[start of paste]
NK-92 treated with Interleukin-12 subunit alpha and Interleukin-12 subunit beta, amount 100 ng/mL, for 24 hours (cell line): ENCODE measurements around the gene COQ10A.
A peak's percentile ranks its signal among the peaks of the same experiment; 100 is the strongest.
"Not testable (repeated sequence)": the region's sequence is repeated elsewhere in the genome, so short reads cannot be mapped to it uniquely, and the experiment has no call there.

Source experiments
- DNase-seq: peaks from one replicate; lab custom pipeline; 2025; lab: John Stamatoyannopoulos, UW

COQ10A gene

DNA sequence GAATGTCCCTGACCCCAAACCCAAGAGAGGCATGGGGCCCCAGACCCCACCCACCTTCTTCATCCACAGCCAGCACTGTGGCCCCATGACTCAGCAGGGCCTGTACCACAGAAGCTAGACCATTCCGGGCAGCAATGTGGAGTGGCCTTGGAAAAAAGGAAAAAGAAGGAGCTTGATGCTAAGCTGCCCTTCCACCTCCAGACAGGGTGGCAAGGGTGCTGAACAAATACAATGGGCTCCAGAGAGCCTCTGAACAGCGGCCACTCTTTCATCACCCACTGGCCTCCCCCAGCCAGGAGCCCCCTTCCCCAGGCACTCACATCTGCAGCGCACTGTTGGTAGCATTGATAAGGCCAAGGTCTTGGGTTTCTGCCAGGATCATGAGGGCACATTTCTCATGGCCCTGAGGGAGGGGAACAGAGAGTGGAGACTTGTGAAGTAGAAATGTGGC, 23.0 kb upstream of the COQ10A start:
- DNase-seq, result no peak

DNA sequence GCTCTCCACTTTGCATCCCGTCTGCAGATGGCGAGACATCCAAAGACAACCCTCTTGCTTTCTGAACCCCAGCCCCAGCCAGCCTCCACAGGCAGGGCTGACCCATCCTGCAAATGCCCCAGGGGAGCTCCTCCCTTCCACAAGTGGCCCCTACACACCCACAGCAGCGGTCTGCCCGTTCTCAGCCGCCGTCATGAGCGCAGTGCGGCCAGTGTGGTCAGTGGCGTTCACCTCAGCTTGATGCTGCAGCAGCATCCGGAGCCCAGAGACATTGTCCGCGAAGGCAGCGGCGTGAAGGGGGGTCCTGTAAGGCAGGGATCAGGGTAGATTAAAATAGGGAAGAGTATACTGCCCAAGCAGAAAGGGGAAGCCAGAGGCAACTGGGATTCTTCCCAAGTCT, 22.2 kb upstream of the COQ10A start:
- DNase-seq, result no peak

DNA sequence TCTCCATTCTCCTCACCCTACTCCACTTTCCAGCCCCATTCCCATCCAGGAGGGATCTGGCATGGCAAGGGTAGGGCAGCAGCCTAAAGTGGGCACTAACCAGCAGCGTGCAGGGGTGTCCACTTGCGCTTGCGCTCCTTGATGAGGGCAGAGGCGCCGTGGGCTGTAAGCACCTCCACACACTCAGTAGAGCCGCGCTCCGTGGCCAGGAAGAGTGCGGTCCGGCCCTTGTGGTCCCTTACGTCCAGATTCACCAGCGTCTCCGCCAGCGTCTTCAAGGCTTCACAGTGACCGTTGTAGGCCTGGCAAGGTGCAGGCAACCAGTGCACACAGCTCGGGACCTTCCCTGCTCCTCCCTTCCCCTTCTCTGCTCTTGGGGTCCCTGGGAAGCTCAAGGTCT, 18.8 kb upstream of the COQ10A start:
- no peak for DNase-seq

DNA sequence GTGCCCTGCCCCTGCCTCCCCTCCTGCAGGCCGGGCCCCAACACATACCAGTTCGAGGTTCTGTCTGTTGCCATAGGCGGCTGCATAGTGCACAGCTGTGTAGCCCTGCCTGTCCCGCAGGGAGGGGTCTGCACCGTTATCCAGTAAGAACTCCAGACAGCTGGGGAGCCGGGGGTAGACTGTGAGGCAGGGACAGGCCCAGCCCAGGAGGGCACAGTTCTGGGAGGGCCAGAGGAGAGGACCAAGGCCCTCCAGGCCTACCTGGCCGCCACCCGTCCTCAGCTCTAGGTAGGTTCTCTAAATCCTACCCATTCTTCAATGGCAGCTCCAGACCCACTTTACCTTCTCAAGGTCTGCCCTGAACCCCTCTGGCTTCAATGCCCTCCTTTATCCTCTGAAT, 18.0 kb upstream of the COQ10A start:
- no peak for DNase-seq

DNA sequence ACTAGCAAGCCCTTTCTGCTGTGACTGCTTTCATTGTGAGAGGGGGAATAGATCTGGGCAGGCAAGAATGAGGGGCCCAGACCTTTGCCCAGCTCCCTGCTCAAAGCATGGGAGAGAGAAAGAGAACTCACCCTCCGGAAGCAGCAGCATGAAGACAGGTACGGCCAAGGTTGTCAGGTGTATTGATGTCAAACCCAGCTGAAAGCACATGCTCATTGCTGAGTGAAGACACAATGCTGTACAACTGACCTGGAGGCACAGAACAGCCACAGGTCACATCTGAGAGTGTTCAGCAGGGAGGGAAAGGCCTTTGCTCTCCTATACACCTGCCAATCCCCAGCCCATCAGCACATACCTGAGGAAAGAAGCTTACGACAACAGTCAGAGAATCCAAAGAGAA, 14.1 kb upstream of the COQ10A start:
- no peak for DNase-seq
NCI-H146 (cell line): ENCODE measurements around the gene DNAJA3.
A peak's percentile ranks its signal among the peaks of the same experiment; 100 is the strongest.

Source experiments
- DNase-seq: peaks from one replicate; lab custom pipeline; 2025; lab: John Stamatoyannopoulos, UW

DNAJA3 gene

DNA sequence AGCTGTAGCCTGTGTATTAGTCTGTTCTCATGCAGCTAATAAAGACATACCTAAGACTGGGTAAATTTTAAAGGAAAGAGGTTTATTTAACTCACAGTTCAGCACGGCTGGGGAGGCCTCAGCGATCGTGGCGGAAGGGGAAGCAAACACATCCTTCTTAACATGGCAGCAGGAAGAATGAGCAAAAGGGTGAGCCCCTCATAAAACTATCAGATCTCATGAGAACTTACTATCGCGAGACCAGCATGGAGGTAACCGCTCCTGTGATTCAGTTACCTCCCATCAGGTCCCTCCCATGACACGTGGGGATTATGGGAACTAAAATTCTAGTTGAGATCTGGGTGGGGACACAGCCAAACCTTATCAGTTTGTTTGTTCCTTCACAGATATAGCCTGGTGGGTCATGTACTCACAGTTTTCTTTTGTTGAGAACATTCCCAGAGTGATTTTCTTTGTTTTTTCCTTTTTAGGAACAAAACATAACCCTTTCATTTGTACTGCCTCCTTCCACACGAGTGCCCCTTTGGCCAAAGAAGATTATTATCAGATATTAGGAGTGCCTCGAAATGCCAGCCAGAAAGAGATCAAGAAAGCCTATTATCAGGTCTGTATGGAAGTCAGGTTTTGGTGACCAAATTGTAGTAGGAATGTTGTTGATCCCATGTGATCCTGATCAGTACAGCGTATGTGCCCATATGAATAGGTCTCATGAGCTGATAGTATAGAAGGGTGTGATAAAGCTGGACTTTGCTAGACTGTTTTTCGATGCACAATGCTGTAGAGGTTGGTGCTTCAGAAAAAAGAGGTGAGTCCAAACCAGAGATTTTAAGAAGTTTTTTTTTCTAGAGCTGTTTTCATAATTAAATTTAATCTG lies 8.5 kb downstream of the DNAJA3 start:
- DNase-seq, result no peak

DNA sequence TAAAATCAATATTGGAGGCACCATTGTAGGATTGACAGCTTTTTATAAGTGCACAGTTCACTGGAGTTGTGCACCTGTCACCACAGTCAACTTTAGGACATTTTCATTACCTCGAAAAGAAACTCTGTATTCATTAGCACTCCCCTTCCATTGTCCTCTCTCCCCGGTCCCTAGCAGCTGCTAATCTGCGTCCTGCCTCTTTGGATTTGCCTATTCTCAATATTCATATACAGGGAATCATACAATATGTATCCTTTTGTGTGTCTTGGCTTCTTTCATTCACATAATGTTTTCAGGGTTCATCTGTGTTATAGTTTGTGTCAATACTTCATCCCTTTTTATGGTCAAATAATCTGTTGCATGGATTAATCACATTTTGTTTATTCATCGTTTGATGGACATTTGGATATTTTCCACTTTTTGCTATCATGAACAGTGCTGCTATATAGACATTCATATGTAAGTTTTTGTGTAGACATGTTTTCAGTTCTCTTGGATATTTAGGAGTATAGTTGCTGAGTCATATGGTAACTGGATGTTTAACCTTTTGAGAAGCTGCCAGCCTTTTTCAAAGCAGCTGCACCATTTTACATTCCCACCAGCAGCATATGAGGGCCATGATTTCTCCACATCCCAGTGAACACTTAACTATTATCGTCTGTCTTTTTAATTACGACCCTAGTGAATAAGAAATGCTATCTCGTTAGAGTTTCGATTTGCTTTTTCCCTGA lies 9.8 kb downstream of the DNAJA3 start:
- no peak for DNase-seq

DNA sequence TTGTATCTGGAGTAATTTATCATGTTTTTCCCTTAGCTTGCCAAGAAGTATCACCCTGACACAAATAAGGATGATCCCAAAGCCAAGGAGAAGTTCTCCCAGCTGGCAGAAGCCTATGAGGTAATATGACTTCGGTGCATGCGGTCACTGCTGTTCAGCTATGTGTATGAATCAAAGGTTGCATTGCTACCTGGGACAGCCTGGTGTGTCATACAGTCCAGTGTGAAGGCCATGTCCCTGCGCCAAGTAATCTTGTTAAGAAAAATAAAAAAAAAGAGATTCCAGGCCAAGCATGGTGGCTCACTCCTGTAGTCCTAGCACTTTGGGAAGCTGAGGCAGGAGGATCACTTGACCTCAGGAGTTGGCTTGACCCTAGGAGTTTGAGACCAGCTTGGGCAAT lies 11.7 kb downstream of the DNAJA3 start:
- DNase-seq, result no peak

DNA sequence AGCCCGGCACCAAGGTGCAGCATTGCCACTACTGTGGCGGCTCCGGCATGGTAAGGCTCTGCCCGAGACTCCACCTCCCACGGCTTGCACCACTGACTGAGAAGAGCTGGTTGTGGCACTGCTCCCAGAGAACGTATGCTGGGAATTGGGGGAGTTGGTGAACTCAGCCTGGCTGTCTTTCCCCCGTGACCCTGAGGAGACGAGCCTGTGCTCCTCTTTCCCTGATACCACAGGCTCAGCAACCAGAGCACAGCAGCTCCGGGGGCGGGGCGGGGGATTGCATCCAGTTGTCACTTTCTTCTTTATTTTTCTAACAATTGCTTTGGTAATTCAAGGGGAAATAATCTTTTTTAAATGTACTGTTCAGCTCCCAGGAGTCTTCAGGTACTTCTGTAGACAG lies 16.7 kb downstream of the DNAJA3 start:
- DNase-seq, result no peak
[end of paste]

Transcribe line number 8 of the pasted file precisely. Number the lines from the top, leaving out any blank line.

- DNase-seq, result no peak